Creepin’ and Crawlin’ For Antelope
Spot-n-stalk hunting for antelope with a bow ranks among some of the toughest challenges a bowhunter can face. You’ll see very few successful spot-n-stalk antelope hunts on TV or videos. It is simply too tough for the average guy to pull off. Much less with a cameraman hangin’ over the hunter’s shoulder. Can it be done? Absolutely! Will you have to work your tail off to get it done? You better believe it! Here’s a few tips to keep in mind when you crawl out of the ground blind and begin to let your feet do the work.
All it takes is a subtle rise or fall in terrain to put you within bow range of an antelope.
Work on finding antelope in a “stalkable” location. Antelope in wide open country can be very intimidating. But many guys drive right by antelope opportunities, dismissing the herd they see as untouchable. The fact is all it takes is a little change in the terrain to put you onto an approachable path. “Don’t always over-look the pancake-looking flats,” says VanDyken. “You can usually find a slight swell or rise that will help you on your stalk. A one foot rise in the lay of the land can be your ticket to getting in range.” Also, be sure to scope out a field from a number of different vantage points. Look for that slight rise, a pivot tire track suitable for crawling, sage brush that will allow you to scoot into bow range, or any other terrain break that allows you to move. Chances are there will be some type of change in the landscape that will allow you to go undetected as you make an approach.
Would-be antelope hunters also fail because they underestimate their shot opportunities. The shots we typically experience on whitetail deer at 15-30 yards will rarely happen when chasing antelope by spot-n-stalk methods. On average, shot opportunities at antelope are twice as far, with 40-60 yard shots being the norm.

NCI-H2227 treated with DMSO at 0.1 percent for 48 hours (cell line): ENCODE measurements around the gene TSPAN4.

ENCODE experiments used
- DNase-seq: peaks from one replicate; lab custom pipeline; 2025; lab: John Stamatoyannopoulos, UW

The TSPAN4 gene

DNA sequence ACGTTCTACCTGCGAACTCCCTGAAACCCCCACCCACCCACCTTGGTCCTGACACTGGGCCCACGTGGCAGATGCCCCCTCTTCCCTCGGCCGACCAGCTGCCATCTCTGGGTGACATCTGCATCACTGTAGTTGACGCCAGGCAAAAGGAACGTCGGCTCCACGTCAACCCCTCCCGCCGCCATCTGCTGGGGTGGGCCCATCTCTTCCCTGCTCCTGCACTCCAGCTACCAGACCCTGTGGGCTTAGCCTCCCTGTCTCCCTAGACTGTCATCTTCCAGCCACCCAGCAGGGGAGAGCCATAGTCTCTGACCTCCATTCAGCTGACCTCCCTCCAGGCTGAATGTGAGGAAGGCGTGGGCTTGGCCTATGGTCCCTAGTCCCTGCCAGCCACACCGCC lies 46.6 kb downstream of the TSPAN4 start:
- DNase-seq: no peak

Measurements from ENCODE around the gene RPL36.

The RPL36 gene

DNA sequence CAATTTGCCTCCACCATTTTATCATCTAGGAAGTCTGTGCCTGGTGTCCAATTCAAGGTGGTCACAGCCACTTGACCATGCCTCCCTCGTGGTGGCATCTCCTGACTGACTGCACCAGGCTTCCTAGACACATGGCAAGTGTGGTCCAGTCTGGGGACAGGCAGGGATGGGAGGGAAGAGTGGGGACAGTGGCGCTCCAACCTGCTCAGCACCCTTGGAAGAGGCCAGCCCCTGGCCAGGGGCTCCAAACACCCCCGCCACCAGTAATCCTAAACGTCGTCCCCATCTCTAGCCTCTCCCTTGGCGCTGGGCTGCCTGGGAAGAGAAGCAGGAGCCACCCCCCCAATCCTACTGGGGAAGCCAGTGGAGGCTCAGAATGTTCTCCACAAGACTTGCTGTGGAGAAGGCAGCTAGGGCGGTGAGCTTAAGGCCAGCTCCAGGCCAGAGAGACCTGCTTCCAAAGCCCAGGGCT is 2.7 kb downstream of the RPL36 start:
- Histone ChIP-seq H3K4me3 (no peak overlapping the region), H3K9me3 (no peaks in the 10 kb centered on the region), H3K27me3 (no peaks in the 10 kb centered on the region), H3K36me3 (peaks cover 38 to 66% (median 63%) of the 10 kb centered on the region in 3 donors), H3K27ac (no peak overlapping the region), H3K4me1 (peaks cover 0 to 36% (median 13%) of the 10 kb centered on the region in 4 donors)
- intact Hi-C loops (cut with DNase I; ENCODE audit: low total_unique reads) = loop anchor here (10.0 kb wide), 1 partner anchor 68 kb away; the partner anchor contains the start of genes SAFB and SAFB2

Don’t expect whitetail range shots when hunting antelope. Long range is the name of the game and increases the odds of success.
Knowing when to make your move at the moment of truth is also of the utmost importance. Jim Kinsey of Skull Bound TV knows this all too well as he’s found himself pinned down by approaching antelope in the wide open on more than one occasion. “With some of the best eyes on the planet Antelope can see danger approaching from as far as 3 miles away,” says Kinsey. “Knowing when to draw your bow is the one thing antelope hunters need to constantly think about as the moment arrives. An Antelope’s eyes miss nothing!”
Aside from your basic bowhunting setup, other must-have gear for antelope hunting includes quality optics for glassing from a distance. Jim Kinsey recommends fine optics like his Vortex 10×42 Razor HD’s and a good quality spotting scope (www.vortexoptics.com). For the ground blind hunter, the Primos Double Bull Double-Wide Ground Blind is hard to beat with its silent-slide window system and no-wind-flap design (www.primos.com).
Start your fall season off early this year with a trip to the open country for antelope. You’ll be tested. You’ll be humbled. You’ll also be grateful for the opportunity to bowhunt one of the country’s most challenging big game animals.
Brodie Swisher is a world champion game caller, outdoor writer, and seminar speaker. Check out his website www.thrutheseason.com.